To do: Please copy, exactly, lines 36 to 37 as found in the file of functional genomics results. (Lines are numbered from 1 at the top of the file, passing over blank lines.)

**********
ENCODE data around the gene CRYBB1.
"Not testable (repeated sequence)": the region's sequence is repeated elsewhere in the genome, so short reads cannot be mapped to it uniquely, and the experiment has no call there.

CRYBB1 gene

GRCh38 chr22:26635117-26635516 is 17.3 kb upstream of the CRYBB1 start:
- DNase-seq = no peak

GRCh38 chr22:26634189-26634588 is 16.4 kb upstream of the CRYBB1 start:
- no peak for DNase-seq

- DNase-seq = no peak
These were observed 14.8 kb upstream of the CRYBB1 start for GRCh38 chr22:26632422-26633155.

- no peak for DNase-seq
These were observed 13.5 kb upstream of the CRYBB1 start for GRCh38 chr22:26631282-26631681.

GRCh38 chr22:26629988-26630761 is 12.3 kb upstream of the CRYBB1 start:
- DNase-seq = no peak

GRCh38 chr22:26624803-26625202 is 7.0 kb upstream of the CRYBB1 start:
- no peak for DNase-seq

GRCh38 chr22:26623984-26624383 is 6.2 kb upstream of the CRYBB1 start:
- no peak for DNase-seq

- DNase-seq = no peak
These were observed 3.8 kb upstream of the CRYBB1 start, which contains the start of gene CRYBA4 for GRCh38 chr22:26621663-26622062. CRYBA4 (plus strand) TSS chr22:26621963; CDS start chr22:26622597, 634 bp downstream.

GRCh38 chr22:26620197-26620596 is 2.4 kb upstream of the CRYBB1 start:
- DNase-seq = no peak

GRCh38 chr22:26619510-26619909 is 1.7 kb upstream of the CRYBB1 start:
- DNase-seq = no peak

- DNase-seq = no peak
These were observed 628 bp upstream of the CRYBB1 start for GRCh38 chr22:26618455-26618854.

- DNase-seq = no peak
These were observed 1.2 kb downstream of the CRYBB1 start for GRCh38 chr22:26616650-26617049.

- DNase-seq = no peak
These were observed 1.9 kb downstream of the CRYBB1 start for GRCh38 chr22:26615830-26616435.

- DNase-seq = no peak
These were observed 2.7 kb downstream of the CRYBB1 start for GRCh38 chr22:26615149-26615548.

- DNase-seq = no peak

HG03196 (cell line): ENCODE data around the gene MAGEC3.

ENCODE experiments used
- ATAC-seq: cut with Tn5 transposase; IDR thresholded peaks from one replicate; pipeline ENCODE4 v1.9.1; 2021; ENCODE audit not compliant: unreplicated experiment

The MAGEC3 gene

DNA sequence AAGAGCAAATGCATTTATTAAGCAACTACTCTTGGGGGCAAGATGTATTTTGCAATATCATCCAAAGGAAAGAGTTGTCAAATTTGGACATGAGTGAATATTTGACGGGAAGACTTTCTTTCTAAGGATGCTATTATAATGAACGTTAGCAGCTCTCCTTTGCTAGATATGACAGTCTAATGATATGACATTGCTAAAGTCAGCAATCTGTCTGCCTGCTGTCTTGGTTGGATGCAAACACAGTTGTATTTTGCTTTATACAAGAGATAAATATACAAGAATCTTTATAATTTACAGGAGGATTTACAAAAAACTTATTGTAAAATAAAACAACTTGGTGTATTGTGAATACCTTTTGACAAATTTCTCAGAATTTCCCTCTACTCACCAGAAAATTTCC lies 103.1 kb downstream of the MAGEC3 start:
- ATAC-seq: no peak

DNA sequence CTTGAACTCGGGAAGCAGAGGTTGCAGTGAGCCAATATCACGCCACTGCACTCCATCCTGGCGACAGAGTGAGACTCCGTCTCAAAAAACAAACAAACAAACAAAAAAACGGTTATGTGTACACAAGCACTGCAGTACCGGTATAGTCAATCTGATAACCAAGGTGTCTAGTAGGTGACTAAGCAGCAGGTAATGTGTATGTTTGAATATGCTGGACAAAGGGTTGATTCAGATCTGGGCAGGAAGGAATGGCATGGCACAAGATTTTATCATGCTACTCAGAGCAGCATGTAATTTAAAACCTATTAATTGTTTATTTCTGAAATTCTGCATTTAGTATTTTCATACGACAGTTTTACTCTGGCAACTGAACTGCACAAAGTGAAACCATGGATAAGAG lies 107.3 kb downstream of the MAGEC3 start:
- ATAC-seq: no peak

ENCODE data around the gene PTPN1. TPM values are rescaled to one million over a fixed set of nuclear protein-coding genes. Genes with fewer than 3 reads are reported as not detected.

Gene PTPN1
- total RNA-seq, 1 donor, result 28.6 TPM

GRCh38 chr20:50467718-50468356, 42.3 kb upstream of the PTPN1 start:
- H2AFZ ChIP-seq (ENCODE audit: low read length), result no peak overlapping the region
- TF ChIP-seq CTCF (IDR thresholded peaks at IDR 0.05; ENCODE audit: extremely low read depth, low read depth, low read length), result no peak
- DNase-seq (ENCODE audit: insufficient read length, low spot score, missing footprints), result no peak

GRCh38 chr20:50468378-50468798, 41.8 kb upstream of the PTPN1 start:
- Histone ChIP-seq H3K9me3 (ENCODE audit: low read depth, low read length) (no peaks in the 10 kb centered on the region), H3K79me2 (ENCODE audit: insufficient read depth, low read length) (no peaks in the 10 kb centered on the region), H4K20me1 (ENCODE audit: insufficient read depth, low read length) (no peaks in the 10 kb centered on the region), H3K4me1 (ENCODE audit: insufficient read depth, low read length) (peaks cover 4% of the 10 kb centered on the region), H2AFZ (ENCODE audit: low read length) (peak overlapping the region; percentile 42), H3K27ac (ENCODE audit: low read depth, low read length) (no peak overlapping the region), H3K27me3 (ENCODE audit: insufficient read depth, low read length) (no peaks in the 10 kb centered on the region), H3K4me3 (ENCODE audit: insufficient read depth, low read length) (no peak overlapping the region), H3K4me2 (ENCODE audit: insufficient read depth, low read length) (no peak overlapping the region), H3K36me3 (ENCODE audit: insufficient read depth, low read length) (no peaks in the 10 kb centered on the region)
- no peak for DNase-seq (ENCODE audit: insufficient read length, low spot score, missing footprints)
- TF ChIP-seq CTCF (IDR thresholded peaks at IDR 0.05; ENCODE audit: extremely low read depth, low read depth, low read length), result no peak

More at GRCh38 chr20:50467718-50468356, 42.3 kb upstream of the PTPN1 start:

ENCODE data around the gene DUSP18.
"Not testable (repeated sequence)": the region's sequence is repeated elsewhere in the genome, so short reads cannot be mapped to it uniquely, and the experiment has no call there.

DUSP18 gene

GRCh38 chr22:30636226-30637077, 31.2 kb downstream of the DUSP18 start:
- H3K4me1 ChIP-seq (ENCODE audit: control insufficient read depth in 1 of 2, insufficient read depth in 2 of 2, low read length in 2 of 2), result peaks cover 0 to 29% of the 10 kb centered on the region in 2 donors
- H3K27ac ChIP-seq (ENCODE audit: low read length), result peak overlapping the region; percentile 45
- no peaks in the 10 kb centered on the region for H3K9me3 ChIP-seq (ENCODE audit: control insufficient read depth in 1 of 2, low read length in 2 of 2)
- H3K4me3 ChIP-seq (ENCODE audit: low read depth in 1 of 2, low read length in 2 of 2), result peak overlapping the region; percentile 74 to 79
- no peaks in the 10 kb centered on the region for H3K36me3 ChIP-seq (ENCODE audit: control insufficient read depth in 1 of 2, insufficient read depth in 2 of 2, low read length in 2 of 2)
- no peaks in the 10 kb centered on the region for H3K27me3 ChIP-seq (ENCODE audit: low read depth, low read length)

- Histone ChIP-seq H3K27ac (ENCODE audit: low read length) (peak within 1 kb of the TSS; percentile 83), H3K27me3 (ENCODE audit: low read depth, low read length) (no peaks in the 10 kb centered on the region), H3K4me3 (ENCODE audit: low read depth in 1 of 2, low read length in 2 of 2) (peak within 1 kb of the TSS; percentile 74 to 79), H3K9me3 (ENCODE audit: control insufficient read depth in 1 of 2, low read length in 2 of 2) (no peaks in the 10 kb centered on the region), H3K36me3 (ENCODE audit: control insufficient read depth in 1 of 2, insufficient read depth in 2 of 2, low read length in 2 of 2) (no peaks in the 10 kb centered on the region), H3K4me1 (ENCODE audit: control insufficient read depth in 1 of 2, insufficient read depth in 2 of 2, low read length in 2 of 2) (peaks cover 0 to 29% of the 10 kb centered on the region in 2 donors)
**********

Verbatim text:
The MAGEC3 gene

DNA sequence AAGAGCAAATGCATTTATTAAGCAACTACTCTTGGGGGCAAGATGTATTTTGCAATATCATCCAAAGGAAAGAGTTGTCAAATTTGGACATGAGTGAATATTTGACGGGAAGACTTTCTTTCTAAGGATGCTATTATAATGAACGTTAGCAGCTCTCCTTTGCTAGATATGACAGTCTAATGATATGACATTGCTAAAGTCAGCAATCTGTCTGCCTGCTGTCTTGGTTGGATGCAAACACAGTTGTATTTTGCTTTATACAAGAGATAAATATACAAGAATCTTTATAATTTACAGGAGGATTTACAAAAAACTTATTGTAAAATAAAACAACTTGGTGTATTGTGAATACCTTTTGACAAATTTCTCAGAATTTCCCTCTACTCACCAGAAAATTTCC lies 103.1 kb downstream of the MAGEC3 start: